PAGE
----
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DA VINCI CODE(director: Ron Howard; screenwriters: Akiva Goldsman/based on the novel by Dan Brown; cinematographer: Salvatore Totino; editor: Dan Hanley/Mike Hill; music: Hans Zimmer; cast: Tom Hanks (Robert Langdon), Audrey Tautou (Sophie Neveu), Ian McKellen (Sir Leigh Teabing), Jean-Yves Berteloot (Remy), Jürgen Prochnow (Vernet), Paul Bettany (Silas), Jean Reno (Bezu Fache), Alfred Molina (Bishop Aringarosa), Jean-Pierre Marielle (Sauniere), Etienne Chicot (Lt. Collet); Runtime: 148; MPAA Rating: PG-13; producers: Brian Grazer/John Calley; Columbia Pictures; 2006)

Reviewed by Dennis Schwartz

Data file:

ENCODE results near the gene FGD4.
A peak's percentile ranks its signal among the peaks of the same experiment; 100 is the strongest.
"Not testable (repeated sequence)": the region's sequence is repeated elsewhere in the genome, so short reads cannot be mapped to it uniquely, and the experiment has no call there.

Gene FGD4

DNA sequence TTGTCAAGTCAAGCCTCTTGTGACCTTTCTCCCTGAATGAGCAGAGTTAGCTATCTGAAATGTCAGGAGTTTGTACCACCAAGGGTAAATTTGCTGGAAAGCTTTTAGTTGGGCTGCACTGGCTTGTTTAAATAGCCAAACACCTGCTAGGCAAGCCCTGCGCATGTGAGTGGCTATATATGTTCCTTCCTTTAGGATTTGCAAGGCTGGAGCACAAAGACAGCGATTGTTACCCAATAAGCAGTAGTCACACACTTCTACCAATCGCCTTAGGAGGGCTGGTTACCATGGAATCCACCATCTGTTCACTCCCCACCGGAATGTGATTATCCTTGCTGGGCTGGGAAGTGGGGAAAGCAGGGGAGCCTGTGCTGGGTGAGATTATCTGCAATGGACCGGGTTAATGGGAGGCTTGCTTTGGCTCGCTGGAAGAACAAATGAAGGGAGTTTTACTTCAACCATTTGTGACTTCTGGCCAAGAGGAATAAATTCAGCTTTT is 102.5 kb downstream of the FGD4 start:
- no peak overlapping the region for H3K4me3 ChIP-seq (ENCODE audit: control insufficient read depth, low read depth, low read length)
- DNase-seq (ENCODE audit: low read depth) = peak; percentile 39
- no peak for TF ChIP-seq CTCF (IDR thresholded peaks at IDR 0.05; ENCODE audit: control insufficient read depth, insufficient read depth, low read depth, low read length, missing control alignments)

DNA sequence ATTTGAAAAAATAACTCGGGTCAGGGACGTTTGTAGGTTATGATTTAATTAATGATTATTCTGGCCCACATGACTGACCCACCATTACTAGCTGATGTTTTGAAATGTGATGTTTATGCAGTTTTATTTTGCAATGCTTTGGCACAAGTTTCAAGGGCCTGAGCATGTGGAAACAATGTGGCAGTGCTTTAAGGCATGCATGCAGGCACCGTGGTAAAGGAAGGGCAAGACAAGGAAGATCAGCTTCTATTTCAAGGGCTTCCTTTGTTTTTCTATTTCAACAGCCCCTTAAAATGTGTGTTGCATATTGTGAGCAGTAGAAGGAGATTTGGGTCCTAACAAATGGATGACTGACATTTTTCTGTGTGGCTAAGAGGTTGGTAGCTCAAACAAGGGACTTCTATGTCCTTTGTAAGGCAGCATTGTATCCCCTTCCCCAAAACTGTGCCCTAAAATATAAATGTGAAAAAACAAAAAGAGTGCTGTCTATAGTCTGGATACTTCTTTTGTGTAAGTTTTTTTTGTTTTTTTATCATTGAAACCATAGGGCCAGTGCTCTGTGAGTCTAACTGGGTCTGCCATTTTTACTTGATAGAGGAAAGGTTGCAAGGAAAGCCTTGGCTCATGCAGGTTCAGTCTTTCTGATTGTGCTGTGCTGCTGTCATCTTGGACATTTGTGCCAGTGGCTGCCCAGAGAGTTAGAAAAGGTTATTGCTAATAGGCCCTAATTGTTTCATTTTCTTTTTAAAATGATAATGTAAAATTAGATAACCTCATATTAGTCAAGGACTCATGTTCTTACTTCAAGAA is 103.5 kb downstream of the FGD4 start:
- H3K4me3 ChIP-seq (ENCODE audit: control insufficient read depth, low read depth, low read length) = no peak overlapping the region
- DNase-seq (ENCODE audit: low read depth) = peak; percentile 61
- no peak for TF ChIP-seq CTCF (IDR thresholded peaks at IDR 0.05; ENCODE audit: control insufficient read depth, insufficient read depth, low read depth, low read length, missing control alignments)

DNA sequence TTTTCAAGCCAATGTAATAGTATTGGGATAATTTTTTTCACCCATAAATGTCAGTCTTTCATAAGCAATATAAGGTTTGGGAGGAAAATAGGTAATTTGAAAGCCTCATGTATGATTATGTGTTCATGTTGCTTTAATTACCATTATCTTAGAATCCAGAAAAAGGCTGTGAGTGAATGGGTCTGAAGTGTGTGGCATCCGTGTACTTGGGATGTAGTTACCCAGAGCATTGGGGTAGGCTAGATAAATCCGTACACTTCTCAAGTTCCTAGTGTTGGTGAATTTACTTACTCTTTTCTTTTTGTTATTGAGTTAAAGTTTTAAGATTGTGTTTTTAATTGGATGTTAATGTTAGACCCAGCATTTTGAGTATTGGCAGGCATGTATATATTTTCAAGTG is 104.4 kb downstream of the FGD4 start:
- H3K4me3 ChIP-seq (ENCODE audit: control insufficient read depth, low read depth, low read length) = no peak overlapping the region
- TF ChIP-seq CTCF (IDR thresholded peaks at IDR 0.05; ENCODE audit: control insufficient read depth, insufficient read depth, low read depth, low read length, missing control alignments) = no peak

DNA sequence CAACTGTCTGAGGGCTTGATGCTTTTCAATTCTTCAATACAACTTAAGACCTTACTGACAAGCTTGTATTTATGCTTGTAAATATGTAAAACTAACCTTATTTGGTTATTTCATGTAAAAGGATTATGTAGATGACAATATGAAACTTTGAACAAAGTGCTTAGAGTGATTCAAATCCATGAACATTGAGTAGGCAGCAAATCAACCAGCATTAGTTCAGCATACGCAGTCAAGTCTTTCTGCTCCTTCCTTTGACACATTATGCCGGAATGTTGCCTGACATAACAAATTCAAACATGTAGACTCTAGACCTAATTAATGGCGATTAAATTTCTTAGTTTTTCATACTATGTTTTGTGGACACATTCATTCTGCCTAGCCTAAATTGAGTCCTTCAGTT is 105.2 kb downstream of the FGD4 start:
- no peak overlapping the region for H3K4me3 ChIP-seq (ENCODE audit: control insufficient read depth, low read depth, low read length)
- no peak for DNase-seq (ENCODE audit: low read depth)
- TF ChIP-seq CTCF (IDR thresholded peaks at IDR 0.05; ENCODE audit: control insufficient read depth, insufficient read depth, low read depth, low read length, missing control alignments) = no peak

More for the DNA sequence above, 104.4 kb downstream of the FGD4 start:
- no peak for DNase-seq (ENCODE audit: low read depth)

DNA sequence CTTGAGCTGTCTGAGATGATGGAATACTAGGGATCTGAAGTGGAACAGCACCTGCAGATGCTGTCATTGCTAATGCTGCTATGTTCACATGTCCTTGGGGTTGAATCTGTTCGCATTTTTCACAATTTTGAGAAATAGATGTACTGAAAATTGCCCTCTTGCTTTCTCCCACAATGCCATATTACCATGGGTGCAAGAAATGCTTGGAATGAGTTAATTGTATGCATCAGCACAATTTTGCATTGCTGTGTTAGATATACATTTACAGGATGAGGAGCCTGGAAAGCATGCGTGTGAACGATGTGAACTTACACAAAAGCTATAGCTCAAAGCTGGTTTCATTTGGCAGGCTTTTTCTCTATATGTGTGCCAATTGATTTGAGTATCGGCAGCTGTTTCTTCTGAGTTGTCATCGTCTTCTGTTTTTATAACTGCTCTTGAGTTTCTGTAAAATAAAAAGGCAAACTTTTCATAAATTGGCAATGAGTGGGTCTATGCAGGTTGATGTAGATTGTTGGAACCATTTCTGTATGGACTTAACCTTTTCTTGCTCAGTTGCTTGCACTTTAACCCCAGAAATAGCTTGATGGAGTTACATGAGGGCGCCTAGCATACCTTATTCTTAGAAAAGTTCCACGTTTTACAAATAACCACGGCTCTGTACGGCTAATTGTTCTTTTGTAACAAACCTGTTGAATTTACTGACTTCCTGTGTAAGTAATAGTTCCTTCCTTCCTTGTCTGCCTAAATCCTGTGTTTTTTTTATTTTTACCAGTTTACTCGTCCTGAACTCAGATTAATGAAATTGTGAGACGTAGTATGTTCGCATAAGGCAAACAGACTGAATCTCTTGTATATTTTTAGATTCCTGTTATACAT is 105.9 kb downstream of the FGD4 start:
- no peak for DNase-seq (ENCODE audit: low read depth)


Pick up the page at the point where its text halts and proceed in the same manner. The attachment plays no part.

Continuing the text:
The movie felt lifeless, and even though it’s competently made it’s not thrilling. It’s painfully tedious, too talky, overlong, overstuffed, unmoving, unconvincing, heartless, wishy-washy and gutless. The studio relied on hype over the book’s controversy with the church to create a welcome free publicity and a clamoring for the fans of the book to see how it would play out on film. The Vatican has condemned it for what they say is mocking their boy Jesus and calling their religion a lie. The film’s a colossal disappointment considering how it’s based on a mega-bestselling derivative religious mystery story (some 40 million copies sold) and enjoyed throughout the world as a moving mystery story. But when I saw middle-brow director Ron Howard (“A Beautiful Mind”) at the helm and the hack Brian Grazer as the producer, I wasn’t expecting anything but the stinker I got. It succeeded only in making an exciting and controversial story dull (overloaded with factoids and complicated allegations of the early church), silly (I found myself giggling at times when I was supposed to be taking it serious), non-controversial (watering down the material to a point it takes the starch out of its argument by having a symbologist act as a doubter and making sure the believers don’t get too sore by going out of the way not to make the church look bad) and by displaying no feel or courage to open it up and let the story burst forward with energy (the film’s big payoff turns out to be not so big or shocking). These mediocres are good at making money but are not good at taking a chance at offending anyone to tell it the way it is when the whole idea of the fiction book was to be passionate, a shocker and turn over the applecart on basic Christian beliefs by making the reader think that maybe The Greatest Story Ever Told is nothing but a lie (the operative word is think, which the film tries to brainwash you into believing is not necessary in a big-budget movie). After all its compelling premise is that a nice Jewish boy like Jesus married and procreated, and was just a mortal man and not like the church says the Son of God. If that can’t get your blood riled up on either side of the debate, then blame Howard and screenwriter Akiva Goldsman for their weak pulp-like presentation and inability to go with the spirit of the book.